Former Citi VP Sentenced$22 Million Embezzlement Scheme Defrauded Bank, Customers
Gary Foster, the former vice president at Citigroup Inc.'s treasury finance department, has been sentenced to 97 months in prison for fraud related to his embezzlement of more than $22 million from Citigroup and its customers. (See Citi Case Exposes Insider Risks.)
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The sentence was handed down June 29 by a district court in New York.
According to the charges, between September 2003 and June 2011, Foster embezzled funds from various Citigroup accounts by transferring money to Citigroup's cash account and then wiring it to his personal bank account, which he held with another institution. Foster concealed his thefts with various false accounting entries, making the Citi cash account appear in balance and placing a fraudulent contract or deal number in the reference line of the wire transfer instructions to give the appearance that the transfers were actually in support of an existing Citigroup contract.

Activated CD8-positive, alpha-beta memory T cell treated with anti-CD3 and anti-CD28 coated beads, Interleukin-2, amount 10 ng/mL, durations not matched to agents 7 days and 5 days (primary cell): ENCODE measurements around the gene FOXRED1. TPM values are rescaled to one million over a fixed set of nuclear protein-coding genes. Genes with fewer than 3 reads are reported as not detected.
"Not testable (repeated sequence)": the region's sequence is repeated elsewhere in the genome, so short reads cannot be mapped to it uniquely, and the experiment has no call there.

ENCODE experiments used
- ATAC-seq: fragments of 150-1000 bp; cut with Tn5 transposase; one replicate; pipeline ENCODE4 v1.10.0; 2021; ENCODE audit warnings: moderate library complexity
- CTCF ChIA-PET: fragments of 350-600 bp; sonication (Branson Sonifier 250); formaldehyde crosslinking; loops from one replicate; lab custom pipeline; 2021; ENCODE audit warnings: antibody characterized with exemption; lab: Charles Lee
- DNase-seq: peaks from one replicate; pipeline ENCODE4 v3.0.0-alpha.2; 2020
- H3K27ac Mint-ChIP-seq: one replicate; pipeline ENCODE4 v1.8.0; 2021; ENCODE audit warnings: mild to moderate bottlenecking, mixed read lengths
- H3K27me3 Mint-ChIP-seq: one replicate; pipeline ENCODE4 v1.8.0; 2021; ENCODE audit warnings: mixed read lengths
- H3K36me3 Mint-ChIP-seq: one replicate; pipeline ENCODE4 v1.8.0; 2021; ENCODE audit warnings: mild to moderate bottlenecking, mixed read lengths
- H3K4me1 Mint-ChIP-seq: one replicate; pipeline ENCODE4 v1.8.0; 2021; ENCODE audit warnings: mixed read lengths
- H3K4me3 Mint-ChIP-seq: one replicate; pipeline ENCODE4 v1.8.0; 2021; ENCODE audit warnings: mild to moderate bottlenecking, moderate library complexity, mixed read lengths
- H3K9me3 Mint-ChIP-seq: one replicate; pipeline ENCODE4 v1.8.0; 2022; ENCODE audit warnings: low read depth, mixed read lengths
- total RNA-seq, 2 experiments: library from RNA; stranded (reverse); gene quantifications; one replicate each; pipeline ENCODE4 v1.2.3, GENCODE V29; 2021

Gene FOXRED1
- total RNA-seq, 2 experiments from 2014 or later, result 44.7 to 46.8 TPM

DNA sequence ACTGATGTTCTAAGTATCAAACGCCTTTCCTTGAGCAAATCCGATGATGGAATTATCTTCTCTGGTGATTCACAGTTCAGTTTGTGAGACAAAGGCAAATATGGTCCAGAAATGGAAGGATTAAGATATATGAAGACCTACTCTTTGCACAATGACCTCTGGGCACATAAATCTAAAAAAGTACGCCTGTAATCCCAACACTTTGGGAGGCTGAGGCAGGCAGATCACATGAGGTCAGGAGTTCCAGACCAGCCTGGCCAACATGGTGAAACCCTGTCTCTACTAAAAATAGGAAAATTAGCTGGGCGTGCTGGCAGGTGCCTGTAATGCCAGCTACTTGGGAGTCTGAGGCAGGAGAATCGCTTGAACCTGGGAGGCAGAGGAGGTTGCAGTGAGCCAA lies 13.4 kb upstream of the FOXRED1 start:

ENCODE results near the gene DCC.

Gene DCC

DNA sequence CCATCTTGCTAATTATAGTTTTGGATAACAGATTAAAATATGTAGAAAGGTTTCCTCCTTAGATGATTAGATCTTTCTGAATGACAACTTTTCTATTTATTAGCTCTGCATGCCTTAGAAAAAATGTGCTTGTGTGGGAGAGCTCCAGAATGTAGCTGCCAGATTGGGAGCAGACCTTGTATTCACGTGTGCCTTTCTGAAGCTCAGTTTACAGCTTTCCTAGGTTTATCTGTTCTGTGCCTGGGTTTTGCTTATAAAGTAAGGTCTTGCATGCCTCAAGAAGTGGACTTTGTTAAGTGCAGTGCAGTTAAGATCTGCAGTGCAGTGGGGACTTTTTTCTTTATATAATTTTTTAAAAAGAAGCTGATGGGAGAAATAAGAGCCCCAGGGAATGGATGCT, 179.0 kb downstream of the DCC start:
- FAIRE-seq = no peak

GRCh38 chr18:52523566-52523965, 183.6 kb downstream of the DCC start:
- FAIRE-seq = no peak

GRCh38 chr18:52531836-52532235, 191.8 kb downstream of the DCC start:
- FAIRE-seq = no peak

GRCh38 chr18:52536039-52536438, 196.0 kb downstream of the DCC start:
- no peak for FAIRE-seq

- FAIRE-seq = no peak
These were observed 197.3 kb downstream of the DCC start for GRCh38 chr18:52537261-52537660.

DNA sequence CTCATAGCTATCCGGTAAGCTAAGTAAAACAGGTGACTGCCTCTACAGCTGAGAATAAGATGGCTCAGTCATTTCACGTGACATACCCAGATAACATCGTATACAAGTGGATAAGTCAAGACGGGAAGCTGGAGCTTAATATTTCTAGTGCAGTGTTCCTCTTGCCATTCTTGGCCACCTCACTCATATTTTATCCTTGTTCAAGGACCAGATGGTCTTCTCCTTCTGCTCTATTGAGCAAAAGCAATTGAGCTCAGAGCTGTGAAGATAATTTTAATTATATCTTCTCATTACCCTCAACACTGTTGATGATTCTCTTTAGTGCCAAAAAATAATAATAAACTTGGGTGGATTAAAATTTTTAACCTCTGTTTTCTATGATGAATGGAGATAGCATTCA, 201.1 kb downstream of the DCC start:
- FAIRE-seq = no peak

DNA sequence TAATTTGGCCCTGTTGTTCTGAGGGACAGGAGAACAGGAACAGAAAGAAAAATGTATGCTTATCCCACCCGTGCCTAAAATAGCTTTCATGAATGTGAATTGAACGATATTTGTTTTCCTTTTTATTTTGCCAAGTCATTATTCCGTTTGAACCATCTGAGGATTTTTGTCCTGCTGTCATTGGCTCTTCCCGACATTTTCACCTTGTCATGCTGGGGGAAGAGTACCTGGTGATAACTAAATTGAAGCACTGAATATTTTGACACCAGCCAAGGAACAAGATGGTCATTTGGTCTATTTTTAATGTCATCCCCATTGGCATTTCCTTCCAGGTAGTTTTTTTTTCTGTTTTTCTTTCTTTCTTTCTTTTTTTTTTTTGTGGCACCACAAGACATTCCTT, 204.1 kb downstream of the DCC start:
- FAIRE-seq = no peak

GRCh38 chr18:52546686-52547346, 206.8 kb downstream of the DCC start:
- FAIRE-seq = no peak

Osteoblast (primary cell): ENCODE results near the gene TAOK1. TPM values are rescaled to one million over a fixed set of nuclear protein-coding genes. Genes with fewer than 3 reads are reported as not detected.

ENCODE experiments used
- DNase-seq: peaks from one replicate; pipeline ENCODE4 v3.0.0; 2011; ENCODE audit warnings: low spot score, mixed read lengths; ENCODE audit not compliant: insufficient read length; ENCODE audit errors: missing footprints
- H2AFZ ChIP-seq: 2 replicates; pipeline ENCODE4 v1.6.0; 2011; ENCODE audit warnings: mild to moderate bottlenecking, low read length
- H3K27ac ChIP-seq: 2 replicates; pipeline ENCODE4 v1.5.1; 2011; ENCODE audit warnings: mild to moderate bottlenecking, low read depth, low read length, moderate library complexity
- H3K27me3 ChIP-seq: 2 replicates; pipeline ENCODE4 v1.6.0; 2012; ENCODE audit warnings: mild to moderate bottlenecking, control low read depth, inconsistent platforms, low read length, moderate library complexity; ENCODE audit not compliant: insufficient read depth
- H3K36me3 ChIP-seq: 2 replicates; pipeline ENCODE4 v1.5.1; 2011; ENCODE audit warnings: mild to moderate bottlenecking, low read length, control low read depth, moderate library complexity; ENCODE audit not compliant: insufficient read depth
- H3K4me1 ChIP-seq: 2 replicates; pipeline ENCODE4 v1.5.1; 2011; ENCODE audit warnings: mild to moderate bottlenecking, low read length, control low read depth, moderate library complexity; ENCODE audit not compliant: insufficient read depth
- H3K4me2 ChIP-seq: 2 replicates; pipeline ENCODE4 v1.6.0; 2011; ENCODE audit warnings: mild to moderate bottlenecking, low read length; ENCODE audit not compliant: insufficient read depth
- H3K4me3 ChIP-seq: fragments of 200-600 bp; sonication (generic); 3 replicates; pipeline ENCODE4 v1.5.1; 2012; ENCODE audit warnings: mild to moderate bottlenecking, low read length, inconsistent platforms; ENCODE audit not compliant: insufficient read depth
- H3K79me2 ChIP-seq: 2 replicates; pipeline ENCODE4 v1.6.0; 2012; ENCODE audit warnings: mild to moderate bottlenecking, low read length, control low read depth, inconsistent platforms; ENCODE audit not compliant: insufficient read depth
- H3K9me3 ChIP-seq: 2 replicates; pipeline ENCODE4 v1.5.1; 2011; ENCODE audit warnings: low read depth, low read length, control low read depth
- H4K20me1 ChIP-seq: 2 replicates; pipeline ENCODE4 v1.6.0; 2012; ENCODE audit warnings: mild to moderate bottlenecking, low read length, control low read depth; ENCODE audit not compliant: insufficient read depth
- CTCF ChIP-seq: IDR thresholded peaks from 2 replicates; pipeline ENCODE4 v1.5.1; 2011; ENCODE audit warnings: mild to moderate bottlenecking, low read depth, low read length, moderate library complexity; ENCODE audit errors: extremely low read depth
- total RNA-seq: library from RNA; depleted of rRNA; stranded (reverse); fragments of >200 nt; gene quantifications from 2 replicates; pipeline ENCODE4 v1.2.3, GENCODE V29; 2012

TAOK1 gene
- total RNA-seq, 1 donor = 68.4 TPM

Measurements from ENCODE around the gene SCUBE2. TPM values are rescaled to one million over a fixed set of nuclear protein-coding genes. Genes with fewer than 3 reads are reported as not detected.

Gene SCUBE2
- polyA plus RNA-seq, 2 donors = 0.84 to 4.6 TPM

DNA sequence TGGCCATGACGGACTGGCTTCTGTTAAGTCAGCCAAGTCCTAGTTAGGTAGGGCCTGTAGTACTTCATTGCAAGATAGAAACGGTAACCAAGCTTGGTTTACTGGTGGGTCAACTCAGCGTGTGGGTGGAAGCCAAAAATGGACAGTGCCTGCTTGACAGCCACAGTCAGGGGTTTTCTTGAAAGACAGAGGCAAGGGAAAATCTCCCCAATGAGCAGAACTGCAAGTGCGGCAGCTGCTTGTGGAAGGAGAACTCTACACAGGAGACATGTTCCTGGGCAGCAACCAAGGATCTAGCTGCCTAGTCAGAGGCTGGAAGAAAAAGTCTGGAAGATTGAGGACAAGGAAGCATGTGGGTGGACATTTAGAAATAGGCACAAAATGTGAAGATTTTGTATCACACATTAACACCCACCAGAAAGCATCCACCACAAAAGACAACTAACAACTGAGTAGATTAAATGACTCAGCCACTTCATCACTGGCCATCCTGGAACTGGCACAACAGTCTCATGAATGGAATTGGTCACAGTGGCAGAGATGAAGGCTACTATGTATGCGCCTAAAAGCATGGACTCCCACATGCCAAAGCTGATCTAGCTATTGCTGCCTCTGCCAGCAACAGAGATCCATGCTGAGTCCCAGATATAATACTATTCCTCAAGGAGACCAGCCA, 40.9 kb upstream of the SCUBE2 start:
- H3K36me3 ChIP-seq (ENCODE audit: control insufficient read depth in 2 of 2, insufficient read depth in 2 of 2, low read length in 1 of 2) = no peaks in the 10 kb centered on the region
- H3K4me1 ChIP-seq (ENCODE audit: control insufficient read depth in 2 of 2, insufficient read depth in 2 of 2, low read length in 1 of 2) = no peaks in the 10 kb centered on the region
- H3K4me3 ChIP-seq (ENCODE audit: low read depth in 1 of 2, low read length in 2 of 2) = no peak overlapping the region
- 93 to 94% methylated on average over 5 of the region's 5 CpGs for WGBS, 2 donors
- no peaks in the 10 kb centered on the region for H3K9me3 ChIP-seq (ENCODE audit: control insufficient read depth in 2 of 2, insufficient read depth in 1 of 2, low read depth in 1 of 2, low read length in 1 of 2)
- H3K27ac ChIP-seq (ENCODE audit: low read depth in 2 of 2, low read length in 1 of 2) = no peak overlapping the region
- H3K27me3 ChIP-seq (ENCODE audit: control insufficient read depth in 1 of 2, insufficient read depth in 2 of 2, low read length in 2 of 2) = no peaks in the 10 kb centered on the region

Foster is accused of using the embezzled funds to buy real estate and luxury automobiles, including a Ferrari and a Maserati.
The government restrained real estate purchased by Foster in Brooklyn, Manhattan and New Jersey, and seized numerous luxury automobiles and bank accounts that he controlled. In total, the value of the seized and restrained property is estimated to be approximately $14 million. Foster forfeited the property, pursuant to the terms of his guilty plea agreement.
A Strong Sentence
Kirk Nahra, a privacy attorney at Washington-based firm Wiley Rein LLP, says for a traditional embezzlement charge that does not involve identity theft (link), Foster's sentence is steep.
"That's real jail time," Nahra says. "People get less for some murders and other kinds of very bad crimes."
But Neal O'Farrell, a cybersecurity and ID theft expert, says the fact that the sheer amount of money involved in Foster's scheme should have pushed the court to hand down a tougher sentence.
"While it doesn't seem like any Citigroup customers were victims, I would have thought a harsher sentence might be more appropriate, given not only the amount stolen but the fact the thief was a trusted insider," O'Farrell says.
Citi declined to comment about the sentencing.